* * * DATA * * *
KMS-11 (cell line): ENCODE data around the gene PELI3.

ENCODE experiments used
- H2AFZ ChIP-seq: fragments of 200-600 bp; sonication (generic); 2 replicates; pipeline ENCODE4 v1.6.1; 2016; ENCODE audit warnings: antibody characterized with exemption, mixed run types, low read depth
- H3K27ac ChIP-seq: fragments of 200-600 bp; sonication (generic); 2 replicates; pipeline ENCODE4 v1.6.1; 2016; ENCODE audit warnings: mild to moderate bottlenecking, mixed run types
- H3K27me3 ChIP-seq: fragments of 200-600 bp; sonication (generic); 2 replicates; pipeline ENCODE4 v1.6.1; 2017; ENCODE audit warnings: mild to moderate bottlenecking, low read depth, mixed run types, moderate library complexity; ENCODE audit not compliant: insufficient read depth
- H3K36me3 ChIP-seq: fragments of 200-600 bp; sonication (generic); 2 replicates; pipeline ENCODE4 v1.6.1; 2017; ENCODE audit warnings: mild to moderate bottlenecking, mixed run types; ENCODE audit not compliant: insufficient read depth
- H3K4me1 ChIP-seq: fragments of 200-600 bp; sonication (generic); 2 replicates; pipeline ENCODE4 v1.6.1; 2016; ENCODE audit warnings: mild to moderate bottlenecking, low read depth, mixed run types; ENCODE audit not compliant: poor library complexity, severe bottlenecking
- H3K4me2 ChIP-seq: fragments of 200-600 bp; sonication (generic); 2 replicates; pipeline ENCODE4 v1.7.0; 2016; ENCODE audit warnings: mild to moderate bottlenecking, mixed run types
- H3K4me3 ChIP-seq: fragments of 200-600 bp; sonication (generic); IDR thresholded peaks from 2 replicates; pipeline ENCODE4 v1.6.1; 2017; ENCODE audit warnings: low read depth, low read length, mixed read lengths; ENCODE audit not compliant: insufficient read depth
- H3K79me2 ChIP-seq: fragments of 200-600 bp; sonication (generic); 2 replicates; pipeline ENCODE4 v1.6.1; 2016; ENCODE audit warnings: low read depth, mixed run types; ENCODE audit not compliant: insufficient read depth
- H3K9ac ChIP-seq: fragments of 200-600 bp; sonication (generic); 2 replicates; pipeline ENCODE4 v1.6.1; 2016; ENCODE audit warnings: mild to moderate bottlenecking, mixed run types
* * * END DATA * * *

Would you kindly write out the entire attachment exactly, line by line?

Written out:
KMS-11 (cell line): ENCODE data around the gene PELI3.

ENCODE experiments used
- H2AFZ ChIP-seq: fragments of 200-600 bp; sonication (generic); 2 replicates; pipeline ENCODE4 v1.6.1; 2016; ENCODE audit warnings: antibody characterized with exemption, mixed run types, low read depth
- H3K27ac ChIP-seq: fragments of 200-600 bp; sonication (generic); 2 replicates; pipeline ENCODE4 v1.6.1; 2016; ENCODE audit warnings: mild to moderate bottlenecking, mixed run types
- H3K27me3 ChIP-seq: fragments of 200-600 bp; sonication (generic); 2 replicates; pipeline ENCODE4 v1.6.1; 2017; ENCODE audit warnings: mild to moderate bottlenecking, low read depth, mixed run types, moderate library complexity; ENCODE audit not compliant: insufficient read depth
- H3K36me3 ChIP-seq: fragments of 200-600 bp; sonication (generic); 2 replicates; pipeline ENCODE4 v1.6.1; 2017; ENCODE audit warnings: mild to moderate bottlenecking, mixed run types; ENCODE audit not compliant: insufficient read depth
- H3K4me1 ChIP-seq: fragments of 200-600 bp; sonication (generic); 2 replicates; pipeline ENCODE4 v1.6.1; 2016; ENCODE audit warnings: mild to moderate bottlenecking, low read depth, mixed run types; ENCODE audit not compliant: poor library complexity, severe bottlenecking
- H3K4me2 ChIP-seq: fragments of 200-600 bp; sonication (generic); 2 replicates; pipeline ENCODE4 v1.7.0; 2016; ENCODE audit warnings: mild to moderate bottlenecking, mixed run types
- H3K4me3 ChIP-seq: fragments of 200-600 bp; sonication (generic); IDR thresholded peaks from 2 replicates; pipeline ENCODE4 v1.6.1; 2017; ENCODE audit warnings: low read depth, low read length, mixed read lengths; ENCODE audit not compliant: insufficient read depth
- H3K79me2 ChIP-seq: fragments of 200-600 bp; sonication (generic); 2 replicates; pipeline ENCODE4 v1.6.1; 2016; ENCODE audit warnings: low read depth, mixed run types; ENCODE audit not compliant: insufficient read depth
- H3K9ac ChIP-seq: fragments of 200-600 bp; sonication (generic); 2 replicates; pipeline ENCODE4 v1.6.1; 2016; ENCODE audit warnings: mild to moderate bottlenecking, mixed run types